Cruising follows a detective’s investigation of a serial killer who murders members of the gay S/M leather community. The detective is asked to go undercover, but is drawn deeper and deeper into this world, and as a result his own sexuality as well as sanity begin to change as a result. Before production had even began, the film’s script was leaked, giving gay advocacy groups ample time to organize. Of course, this was pre internet and social media, therefore pamphlets were created as a calling card requesting people to arms against the film. One pamphlet noted that violence against homosexuals is rooted in “feelings of hatred and fear” and films like Cruising “not only reinforce and foster these feelings, they exploit them for profit.” Although director Friedkin maintains that the film is not homophobic in nature but rather “just a murder mystery, with the gay leather scene as a backdrop.”
By the time filming began, Cruising had created intense criticism and resentment. Protestors interfered with the production in a number of ways, including crowding shooting locations, unhooking or even cutting cables, and blowing whistles so that shots had to be reshot, all of which cost the production time and money. Activists also took more official routes to stifle the picture. Appeals were made to Mayor Ed Koch to withdraw the tax incentives provided by the Mayor’s Office of Film. Koch, denied the request to the dismay of many protesters, stating that “To do otherwise would involve censorship.” However, this didn’t stop the protestors and Gay bars that had granted Friedkin and his crew permission to shoot suddenly withdrew their cooperation. (“I couldn’t blame them,” Friedkin exclaimed during an interview.) Gay men who had hired as extras were warned “be aware of the consequences” of the picture; many actually quit the film, but there were some who remained in order to spy for the community, leaking valuable, confidential information about the company’s movements, which allowed activists to disrupt shooting.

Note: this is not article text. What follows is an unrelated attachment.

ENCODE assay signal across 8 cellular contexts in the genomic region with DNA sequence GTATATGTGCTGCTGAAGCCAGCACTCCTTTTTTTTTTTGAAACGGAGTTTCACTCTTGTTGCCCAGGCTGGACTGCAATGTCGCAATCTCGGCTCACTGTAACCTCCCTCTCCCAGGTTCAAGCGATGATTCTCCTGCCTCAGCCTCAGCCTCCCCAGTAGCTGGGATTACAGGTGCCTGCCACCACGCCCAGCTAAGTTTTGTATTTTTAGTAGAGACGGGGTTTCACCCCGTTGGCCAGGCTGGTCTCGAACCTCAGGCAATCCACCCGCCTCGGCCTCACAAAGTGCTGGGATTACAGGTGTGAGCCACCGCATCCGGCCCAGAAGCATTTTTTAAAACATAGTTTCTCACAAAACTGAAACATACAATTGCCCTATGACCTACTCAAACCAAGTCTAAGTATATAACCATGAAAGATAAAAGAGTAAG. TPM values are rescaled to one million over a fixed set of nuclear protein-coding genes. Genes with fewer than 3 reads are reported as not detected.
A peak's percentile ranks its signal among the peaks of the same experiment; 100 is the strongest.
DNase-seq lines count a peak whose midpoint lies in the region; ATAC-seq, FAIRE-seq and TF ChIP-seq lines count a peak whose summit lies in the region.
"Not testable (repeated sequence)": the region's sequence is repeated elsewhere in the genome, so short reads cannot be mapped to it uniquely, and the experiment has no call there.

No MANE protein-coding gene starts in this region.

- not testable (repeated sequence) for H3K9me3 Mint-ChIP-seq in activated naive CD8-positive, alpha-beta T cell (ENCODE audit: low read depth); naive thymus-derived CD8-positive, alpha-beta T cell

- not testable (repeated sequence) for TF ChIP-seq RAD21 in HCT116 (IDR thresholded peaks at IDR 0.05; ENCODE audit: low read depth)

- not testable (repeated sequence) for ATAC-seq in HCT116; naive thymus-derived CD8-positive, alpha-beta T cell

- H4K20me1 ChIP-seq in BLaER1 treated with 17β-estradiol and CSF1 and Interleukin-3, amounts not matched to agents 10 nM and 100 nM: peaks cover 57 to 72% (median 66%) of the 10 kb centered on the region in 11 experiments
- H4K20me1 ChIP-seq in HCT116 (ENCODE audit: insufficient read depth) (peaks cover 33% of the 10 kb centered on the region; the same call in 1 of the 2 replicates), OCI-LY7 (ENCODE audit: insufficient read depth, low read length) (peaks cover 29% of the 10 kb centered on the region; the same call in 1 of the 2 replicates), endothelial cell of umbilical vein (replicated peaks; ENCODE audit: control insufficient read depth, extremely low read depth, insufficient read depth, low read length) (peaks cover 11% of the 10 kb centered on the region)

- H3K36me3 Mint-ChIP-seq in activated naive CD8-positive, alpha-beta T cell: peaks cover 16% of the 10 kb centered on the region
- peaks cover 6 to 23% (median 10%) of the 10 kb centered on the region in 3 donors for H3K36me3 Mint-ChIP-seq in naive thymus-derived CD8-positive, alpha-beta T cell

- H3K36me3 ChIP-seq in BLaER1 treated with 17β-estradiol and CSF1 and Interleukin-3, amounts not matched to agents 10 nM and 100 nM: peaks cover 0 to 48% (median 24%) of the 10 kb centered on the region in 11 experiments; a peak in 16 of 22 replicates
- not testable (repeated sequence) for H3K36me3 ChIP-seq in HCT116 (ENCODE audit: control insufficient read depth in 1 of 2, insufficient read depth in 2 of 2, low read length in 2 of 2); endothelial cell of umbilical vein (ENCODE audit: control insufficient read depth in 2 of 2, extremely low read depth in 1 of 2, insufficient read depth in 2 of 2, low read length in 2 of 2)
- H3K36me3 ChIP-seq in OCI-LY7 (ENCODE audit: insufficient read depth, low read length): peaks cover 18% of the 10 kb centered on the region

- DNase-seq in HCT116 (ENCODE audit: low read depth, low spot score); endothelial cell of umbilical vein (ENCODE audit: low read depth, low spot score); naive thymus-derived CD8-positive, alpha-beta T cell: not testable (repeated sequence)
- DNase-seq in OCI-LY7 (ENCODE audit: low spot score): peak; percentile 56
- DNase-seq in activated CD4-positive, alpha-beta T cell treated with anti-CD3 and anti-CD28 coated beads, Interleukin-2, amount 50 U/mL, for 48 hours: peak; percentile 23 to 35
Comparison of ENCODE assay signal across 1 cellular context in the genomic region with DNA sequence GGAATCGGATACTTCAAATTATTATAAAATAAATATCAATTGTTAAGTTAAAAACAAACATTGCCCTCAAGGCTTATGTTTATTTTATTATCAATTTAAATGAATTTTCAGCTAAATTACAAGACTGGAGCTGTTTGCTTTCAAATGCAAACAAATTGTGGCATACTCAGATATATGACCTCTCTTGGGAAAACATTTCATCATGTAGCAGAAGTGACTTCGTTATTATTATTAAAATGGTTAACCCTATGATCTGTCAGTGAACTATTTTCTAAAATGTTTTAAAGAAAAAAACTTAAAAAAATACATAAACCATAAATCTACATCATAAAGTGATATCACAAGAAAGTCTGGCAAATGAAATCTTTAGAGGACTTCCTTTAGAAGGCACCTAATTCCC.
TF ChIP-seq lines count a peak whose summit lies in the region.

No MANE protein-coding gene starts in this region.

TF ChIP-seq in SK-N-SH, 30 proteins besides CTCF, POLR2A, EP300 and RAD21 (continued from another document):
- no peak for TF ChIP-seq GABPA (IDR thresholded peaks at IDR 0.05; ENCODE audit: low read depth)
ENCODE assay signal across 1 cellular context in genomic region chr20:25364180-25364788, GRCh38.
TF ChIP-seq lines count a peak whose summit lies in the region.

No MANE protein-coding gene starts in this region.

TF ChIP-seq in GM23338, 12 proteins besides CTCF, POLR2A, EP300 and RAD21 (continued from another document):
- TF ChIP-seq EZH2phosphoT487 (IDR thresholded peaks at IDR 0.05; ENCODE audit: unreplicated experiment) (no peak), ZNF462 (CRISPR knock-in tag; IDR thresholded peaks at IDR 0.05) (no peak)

In the end, the film still manged to get made, although as I stated earlier in this piece Cruising failed to find an audience at the box office. Perhaps this was partly down to the reaction from the critics? Geoffrey Stokes of the Voice summarized it as “a hopelessly garbled film.” Even the film’s own director struggled to make sense of his film’s plot, and while reporting on a post-screening Q&A with members of the media in which Friedkin stated that “The violence in this movie is by a heterosexual killer,” and confessed, “I myself was not sure whether there was one killer or more than one.” New York’s David Denby was less kind about Cruising compared to Strokes and wrote, “The movie is sordid and depressing because it’s been made without insight or love and from the depths of a soul about the size of a thumbtack.” A little harsh, to say the least, but proves that the protesting and negative press had managed to be successful, and people had become alienated from the film.
Over the years some critics (particularly gay critics) have revisited Cruising, and have reevaluated the film. Critics like The New York Blade’s Christopher Wallenberg have called Cruising, “a curious cultural artifact” which Wallenberg declares is ”remarkable for its bold, graphic depiction of an underground gay subculture — something you’d be surprised to see in a mainstream movie even today.” Regardless of whether you believe Cruising is an underrated masterpiece or a film that should have never been made, it allows us to see a world that no longer exists, and it is worth watching to see just how far we have come as a society.